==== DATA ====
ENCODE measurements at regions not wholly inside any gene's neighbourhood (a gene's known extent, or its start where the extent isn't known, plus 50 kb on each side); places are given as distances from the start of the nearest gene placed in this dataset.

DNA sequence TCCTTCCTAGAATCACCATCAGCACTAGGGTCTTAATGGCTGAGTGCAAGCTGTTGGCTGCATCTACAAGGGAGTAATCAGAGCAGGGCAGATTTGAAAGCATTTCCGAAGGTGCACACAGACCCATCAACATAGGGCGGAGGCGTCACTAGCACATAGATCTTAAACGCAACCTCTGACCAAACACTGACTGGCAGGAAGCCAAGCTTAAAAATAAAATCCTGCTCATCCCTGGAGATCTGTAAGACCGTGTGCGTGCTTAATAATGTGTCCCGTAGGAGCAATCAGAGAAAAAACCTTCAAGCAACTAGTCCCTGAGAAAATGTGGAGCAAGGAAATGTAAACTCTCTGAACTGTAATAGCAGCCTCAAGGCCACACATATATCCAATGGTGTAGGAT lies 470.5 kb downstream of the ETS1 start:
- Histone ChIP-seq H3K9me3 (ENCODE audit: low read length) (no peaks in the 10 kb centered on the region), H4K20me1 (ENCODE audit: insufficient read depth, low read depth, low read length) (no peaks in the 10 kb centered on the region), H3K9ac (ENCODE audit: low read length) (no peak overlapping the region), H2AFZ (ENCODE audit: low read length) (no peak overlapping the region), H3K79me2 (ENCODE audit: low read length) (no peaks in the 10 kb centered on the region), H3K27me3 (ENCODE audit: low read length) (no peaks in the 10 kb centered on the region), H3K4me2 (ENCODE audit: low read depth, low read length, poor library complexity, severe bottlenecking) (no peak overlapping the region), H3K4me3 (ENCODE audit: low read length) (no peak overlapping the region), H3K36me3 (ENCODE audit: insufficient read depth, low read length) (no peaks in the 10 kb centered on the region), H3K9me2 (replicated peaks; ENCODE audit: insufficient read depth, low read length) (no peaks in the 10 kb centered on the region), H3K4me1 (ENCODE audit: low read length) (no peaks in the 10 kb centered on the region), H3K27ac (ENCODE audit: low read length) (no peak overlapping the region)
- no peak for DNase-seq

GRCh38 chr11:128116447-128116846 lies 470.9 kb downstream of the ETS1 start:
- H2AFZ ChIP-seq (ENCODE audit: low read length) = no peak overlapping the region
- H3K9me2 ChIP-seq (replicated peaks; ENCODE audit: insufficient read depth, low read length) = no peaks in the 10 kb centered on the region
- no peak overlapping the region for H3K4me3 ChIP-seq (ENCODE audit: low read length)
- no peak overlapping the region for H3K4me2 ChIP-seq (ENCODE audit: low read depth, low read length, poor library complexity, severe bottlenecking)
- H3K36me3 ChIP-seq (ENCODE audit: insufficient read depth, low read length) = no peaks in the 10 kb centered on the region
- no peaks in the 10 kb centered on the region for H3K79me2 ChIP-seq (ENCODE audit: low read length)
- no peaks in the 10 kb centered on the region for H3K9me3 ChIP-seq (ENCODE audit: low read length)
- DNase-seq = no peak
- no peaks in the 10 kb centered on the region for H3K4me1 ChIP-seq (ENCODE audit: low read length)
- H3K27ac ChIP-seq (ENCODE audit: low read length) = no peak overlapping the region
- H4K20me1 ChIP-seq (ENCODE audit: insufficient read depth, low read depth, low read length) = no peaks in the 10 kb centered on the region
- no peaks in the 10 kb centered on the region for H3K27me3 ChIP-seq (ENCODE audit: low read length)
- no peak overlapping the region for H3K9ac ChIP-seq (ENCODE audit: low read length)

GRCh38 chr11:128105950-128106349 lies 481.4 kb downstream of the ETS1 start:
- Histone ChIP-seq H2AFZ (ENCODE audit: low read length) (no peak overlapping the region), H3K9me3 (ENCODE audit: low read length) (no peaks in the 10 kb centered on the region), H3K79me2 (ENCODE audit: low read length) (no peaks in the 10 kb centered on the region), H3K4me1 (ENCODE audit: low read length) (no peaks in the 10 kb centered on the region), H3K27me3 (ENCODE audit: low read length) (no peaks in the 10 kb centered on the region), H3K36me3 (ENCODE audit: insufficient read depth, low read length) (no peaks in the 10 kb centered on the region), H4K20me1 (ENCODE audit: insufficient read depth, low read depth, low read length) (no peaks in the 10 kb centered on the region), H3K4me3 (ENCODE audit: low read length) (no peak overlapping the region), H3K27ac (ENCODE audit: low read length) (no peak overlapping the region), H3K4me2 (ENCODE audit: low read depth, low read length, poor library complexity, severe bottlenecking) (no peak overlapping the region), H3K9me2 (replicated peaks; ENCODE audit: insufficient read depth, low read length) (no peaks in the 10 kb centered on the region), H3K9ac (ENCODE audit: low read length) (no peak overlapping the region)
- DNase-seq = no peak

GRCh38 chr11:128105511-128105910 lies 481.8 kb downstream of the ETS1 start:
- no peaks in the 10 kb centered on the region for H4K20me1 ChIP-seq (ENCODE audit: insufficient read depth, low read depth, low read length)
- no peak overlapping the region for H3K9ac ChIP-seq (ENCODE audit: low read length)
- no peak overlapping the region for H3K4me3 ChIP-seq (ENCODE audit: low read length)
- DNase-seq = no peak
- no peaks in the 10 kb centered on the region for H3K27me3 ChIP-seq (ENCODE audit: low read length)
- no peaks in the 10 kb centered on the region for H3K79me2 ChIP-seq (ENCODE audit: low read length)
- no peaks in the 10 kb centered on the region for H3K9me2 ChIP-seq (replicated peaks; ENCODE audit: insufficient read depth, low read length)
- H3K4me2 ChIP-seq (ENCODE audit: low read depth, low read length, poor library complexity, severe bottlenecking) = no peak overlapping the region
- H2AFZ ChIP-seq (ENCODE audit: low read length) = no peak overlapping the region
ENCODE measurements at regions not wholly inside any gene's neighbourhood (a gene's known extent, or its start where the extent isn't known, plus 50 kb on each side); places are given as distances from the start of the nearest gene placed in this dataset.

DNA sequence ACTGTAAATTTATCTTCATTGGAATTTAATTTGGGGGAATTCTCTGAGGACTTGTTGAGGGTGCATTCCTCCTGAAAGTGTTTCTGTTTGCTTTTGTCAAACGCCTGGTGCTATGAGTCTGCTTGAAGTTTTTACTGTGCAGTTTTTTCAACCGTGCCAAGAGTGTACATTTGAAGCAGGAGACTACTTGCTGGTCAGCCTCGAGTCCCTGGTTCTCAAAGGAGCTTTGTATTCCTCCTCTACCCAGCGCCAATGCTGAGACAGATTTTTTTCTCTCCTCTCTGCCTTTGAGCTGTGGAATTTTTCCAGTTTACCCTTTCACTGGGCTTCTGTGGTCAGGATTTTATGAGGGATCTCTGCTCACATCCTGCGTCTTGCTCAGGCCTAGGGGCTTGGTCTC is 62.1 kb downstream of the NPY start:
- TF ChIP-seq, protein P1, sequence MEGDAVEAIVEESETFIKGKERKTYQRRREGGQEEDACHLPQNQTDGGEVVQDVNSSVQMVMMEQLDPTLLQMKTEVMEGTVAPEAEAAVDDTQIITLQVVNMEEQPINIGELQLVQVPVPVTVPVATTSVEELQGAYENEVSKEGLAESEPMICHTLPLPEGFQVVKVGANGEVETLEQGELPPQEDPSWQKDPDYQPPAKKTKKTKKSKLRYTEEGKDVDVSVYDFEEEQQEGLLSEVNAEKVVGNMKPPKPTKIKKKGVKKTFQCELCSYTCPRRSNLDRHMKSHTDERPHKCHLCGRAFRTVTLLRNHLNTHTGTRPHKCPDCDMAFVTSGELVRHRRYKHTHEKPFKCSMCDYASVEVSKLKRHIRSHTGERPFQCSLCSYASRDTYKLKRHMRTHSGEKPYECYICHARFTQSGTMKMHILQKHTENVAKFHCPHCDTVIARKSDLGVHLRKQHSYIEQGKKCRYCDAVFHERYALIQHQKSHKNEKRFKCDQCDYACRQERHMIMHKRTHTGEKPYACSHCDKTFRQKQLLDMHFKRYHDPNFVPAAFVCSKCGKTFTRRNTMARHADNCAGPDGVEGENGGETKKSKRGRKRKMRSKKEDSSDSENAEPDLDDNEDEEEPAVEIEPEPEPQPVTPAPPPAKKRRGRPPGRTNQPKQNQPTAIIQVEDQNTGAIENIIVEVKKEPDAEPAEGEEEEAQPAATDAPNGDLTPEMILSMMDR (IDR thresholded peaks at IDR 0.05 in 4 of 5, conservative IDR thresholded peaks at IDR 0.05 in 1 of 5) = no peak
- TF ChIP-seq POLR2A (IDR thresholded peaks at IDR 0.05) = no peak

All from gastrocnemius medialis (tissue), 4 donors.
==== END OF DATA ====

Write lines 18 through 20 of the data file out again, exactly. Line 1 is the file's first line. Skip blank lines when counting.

- no peak overlapping the region for H3K9ac ChIP-seq (ENCODE audit: low read length)

GRCh38 chr11:128105950-128106349 lies 481.4 kb downstream of the ETS1 start:
- Histone ChIP-seq H2AFZ (ENCODE audit: low read length) (no peak overlapping the region), H3K9me3 (ENCODE audit: low read length) (no peaks in the 10 kb centered on the region), H3K79me2 (ENCODE audit: low read length) (no peaks in the 10 kb centered on the region), H3K4me1 (ENCODE audit: low read length) (no peaks in the 10 kb centered on the region), H3K27me3 (ENCODE audit: low read length) (no peaks in the 10 kb centered on the region), H3K36me3 (ENCODE audit: insufficient read depth, low read length) (no peaks in the 10 kb centered on the region), H4K20me1 (ENCODE audit: insufficient read depth, low read depth, low read length) (no peaks in the 10 kb centered on the region), H3K4me3 (ENCODE audit: low read length) (no peak overlapping the region), H3K27ac (ENCODE audit: low read length) (no peak overlapping the region), H3K4me2 (ENCODE audit: low read depth, low read length, poor library complexity, severe bottlenecking) (no peak overlapping the region), H3K9me2 (replicated peaks; ENCODE audit: insufficient read depth, low read length) (no peaks in the 10 kb centered on the region), H3K9ac (ENCODE audit: low read length) (no peak overlapping the region)